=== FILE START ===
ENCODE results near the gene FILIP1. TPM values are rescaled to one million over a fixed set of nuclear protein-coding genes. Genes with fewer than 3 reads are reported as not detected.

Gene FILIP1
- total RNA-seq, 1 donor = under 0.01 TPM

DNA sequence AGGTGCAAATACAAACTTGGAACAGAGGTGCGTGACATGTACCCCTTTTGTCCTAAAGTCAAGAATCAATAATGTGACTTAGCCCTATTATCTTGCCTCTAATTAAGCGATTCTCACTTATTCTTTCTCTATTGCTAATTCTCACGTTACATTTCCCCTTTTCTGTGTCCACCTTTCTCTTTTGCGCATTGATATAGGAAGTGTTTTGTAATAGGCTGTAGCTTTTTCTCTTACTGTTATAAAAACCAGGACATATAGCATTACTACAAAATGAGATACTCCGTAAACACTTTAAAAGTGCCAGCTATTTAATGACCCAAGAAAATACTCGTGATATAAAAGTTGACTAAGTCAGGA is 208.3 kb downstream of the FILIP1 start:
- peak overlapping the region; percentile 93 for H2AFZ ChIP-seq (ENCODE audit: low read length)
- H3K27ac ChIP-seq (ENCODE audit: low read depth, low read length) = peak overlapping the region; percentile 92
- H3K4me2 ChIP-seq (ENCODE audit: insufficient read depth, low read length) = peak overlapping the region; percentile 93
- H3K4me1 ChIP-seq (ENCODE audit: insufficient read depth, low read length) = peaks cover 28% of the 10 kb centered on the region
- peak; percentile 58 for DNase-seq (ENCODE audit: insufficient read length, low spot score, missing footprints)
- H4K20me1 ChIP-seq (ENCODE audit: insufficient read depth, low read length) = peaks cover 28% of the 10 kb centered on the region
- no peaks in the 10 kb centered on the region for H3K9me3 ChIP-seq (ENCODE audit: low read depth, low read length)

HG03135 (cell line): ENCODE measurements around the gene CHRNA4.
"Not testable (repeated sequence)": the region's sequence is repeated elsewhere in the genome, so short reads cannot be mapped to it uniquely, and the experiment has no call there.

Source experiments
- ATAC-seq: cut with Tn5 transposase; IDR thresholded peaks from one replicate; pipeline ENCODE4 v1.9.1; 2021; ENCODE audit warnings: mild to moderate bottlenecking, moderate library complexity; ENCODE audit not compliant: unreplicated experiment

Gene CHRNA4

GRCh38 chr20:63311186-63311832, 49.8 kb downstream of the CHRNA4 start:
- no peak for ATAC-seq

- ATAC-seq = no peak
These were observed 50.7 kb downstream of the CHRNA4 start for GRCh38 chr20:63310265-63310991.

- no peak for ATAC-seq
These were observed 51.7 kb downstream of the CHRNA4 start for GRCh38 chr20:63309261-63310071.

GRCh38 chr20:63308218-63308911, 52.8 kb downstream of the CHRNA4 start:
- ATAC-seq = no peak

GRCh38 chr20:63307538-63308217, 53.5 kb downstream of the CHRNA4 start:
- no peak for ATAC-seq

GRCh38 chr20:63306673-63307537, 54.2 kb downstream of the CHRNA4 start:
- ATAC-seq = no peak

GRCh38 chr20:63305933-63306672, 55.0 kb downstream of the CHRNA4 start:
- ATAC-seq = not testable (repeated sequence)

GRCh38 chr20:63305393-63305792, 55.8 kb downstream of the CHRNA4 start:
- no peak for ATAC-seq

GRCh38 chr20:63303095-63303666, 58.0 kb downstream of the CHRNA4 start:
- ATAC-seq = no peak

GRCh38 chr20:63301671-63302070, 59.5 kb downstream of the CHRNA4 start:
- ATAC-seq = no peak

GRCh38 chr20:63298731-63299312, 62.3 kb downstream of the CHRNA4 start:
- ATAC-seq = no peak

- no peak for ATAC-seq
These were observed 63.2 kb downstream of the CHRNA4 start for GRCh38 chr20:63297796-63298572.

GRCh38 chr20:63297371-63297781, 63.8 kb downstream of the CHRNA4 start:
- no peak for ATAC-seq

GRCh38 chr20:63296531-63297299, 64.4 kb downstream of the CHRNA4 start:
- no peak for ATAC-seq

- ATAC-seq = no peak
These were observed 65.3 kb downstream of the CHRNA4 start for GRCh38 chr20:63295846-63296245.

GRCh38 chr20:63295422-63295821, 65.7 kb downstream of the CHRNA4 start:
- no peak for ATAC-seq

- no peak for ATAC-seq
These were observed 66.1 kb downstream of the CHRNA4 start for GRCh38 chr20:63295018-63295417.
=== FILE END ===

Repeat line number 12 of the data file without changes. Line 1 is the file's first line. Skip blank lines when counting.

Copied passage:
HG03135 (cell line): ENCODE measurements around the gene CHRNA4.